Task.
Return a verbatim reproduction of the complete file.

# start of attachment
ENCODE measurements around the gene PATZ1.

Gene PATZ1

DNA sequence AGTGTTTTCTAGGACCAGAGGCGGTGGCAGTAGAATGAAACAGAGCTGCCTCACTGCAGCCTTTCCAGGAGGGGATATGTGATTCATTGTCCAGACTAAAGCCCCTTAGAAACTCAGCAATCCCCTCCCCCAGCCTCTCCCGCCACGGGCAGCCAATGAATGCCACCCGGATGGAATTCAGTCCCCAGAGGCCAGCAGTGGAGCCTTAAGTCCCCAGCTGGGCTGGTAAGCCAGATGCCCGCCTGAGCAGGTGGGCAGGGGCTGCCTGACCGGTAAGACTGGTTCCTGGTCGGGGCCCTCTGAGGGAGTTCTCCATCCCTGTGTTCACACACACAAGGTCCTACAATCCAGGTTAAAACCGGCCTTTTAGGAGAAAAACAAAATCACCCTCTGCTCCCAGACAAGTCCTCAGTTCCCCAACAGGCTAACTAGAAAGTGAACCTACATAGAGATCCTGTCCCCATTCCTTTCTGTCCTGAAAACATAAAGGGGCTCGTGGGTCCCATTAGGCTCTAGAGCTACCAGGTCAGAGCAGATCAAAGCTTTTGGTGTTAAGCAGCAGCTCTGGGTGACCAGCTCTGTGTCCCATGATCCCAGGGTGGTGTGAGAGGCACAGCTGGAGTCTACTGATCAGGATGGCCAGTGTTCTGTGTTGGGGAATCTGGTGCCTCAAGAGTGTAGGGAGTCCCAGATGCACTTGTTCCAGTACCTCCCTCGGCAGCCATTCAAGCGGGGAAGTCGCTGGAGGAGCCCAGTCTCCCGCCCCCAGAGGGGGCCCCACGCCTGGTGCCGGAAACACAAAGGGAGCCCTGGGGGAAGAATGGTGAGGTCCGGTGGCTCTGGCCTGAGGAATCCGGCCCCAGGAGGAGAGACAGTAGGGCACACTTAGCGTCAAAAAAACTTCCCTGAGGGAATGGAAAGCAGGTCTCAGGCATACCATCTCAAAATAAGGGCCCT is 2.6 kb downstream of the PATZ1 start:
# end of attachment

ENCODE measurements around the gene PATZ1.

Gene PATZ1

DNA sequence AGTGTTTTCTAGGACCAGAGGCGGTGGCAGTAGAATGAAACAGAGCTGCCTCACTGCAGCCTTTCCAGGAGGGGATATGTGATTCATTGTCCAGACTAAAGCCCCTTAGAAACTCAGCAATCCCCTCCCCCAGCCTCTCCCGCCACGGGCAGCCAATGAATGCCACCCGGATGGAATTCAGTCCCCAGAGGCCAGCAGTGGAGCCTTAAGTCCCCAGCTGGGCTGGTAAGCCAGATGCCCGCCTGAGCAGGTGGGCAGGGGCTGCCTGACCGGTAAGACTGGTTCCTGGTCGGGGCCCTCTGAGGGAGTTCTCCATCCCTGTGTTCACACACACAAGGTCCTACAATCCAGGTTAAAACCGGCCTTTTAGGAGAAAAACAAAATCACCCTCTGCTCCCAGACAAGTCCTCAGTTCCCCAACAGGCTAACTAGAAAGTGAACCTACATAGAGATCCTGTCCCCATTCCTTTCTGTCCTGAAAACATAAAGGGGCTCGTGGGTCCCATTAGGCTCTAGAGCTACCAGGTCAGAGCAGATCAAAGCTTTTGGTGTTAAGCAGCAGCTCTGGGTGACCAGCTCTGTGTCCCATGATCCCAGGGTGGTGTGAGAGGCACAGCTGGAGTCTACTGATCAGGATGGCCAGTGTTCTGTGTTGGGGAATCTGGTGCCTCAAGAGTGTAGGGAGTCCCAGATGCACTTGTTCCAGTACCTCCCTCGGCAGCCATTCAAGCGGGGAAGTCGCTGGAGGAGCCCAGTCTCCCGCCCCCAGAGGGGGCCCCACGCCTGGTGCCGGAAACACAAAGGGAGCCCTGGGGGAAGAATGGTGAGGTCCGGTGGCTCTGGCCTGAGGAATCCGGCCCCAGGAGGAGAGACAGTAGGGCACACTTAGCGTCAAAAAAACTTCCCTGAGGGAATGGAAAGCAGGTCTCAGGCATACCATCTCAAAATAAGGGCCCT is 2.6 kb downstream of the PATZ1 start: